Since the beginning of the student strike, leaders have told protesters to avoid violence. Protesters even condemned the small minority of troublemakers who had infiltrated the demonstrations. During the past four months of protests, there has never been the kind of rioting the city has seen when the local National Hockey League team, the Canadiens, wins or loses during the Stanley Cup playoffs. [link in original]

The invocation of the behavior of Canadiens fans is a particular instance of a familiar trope: the comparison between the law-and-order response to the behavior of sports fans–drunken or sober, celebrating or mourning–and that of another group, in this case, political protesters. (A classic instance, from a time long past, may be found in Deadheads’ pleas for tolerance as the Grateful Dead were banned in many cities from performing live. As Deadheads noted, Pittsburgh Police had suggested they would much rather work a Grateful Dead concert than a Steelers game; the latter event involved dealing with drunk fans, the former with stoned Deadheads; no prizes for guessing which group was better behaved.)

Now, presumably, when Canadiens fans rioted, the local police must have sought to restore order, perhaps by arresting drunken sports fans that might have damaged private property. But no amount of sports fan misbehavior will, I think, provoke the passage of legislation like Bill 78:

The bill threatens to impose steep fines of 25,000 to 125,000 Canadian dollars against student associations and unions…student associations will be found guilty if they do not stop their members from protesting within university and college grounds. During a street demonstration, the organization that plans the protest will be penalized if individual protesters stray from the police-approved route or exceed the time limit imposed by authorities. Student associations and unions are also liable for any damage caused by a third party during a demonstration….student organizations and unions will be held responsible for behavior they cannot possibly control.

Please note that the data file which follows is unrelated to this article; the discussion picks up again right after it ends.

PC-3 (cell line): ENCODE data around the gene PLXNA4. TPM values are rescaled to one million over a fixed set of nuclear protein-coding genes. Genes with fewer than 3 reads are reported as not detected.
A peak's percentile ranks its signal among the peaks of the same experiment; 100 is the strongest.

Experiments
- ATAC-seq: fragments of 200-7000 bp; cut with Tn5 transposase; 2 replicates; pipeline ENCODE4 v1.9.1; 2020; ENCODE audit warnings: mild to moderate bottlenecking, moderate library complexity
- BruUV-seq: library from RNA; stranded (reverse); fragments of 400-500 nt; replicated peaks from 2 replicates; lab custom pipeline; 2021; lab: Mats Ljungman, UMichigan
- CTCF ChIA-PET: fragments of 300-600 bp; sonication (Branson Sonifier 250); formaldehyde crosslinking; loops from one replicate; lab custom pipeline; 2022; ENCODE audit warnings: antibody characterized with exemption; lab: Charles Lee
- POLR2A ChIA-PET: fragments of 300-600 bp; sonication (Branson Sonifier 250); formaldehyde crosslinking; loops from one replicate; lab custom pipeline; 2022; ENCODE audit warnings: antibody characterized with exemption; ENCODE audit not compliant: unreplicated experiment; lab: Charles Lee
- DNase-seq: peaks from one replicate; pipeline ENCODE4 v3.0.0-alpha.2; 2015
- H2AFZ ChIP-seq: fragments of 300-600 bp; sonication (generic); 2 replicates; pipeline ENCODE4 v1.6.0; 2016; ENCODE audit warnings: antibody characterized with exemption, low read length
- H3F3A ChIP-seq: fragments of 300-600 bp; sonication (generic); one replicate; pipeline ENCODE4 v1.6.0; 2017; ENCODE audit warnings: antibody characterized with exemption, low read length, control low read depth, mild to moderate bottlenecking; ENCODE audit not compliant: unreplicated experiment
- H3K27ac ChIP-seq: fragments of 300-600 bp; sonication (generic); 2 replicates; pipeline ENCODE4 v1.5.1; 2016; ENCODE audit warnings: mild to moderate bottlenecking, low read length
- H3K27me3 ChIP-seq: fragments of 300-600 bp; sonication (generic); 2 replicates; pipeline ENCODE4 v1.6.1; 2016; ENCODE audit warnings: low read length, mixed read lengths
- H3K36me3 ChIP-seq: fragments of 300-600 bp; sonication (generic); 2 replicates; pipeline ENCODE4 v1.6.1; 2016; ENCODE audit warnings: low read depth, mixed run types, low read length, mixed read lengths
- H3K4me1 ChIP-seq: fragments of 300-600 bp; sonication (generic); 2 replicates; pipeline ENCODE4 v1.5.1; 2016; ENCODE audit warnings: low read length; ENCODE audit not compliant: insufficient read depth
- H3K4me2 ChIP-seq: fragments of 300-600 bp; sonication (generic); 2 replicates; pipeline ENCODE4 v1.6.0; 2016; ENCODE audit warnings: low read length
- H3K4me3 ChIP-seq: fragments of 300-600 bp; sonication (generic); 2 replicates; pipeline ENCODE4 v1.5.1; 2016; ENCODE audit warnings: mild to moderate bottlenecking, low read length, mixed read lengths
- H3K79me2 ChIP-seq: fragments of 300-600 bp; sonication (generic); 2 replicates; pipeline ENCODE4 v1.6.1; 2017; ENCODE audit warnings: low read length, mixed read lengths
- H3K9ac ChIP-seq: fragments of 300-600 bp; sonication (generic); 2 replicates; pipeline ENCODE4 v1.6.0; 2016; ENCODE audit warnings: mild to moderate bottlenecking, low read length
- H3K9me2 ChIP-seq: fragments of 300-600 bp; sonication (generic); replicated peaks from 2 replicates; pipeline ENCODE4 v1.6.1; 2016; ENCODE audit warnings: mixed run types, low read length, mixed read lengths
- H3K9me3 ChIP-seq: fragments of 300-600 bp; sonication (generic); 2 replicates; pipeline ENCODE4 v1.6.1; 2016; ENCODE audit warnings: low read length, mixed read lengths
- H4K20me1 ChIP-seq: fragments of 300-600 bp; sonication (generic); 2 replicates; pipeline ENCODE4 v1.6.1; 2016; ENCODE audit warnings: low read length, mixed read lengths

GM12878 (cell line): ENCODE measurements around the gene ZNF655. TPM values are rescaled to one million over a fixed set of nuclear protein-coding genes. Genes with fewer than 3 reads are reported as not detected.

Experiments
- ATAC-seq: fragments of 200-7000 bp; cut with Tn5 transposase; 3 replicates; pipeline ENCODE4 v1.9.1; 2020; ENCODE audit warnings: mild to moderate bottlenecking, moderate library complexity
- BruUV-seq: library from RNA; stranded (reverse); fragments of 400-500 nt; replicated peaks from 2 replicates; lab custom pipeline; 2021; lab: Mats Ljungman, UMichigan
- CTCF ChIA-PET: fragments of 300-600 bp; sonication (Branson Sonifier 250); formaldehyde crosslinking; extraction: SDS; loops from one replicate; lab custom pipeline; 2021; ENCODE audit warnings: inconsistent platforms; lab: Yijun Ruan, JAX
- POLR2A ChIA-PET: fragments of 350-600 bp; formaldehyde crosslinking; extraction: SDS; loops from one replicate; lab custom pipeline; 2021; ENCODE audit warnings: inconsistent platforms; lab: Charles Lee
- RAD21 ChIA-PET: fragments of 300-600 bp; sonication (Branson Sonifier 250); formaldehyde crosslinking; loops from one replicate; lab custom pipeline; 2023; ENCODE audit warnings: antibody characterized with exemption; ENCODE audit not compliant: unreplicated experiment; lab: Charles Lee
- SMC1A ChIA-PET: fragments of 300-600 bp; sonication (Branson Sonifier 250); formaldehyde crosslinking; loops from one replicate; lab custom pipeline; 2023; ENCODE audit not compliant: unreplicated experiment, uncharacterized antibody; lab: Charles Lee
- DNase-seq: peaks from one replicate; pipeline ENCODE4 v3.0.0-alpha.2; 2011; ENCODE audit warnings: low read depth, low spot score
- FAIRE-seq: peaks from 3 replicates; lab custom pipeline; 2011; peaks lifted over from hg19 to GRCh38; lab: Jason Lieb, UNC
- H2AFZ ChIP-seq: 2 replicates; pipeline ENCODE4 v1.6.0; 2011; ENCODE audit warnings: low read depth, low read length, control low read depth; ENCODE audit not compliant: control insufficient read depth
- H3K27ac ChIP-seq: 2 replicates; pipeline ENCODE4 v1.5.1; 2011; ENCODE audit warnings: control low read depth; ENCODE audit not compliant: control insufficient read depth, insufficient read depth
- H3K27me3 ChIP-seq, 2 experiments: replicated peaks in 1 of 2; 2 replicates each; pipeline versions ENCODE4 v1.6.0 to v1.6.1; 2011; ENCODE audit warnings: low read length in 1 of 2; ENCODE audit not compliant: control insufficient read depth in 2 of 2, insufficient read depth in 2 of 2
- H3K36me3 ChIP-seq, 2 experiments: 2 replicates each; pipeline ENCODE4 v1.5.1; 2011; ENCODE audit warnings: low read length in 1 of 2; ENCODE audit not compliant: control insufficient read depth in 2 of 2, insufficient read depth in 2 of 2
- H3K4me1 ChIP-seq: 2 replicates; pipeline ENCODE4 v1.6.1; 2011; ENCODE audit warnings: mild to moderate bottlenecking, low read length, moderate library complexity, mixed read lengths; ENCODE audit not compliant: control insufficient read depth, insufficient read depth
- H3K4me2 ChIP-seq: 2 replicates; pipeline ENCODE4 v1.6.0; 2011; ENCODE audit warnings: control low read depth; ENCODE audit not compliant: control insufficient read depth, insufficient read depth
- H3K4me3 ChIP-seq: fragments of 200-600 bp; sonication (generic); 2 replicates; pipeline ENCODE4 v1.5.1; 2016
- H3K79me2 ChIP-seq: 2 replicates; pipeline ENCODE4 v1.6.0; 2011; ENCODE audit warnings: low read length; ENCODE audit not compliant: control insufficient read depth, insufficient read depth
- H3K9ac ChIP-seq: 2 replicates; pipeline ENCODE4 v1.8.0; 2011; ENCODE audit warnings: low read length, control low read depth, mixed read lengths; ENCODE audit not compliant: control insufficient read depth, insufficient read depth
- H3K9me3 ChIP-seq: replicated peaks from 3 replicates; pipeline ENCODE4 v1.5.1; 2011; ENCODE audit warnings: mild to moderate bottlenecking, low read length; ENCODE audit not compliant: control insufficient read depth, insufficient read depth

The comparison above with the behavior of sports fans is significant because of a larger culture of  ‘boys-will-be-boys’ tolerance of sports fans behavior. (Have the Canadiens been held liable for their fans’ behavior?)  The same folks who would be mildly irritated by sports fans pissing on their lawns after a big game would be positively apoplectic if they were mildly inconvenienced by a political rally, action or demonstration of any sort. (Campus towns seem pretty mellow about the wake of devastation left after a big college football game.)  And the police response to the rowdiness of drunken sports fans, spilling into the streets from sidewalks, is more often than not, far more tolerant than it would be of a small group of sober protesters, perhaps chanting the odd slogan or two. The likelihood of a violent encounter is far greater in the first instance but the heavy-handed crackdown always takes place in the latter.

The problem, of course, is that drunken sports fans rioting sends one kind of message, the protest sends another. The former lets us know the massive narcotizing effect of professional sports is, shall we say, ‘in full effect’; the latter lets us know the medication is wearing off. The clubs and batons are required, therefore, to knock those protesting back into submission. The former assure us they are drunk, in the thrall of corporate fantasy entertainment; the latter, that they are done changing channels and would like to take over the production facilities. Small wonder that the latter evokes alarm, while the former merely bemused worry that someone’s storefront or car might be damaged. The dollar value of the damage caused by the rioting sports fan might cause more damage than the political protester but the protester is likely to generate far more pernicious instability; sports fan riots leave broken windows and bleeding noses in their wake, the political rally invariably disrupts far more.

It’s a no-brainer, really, for those charged with ‘keeping the peace’: leave the sports fans alone, go get the protesters.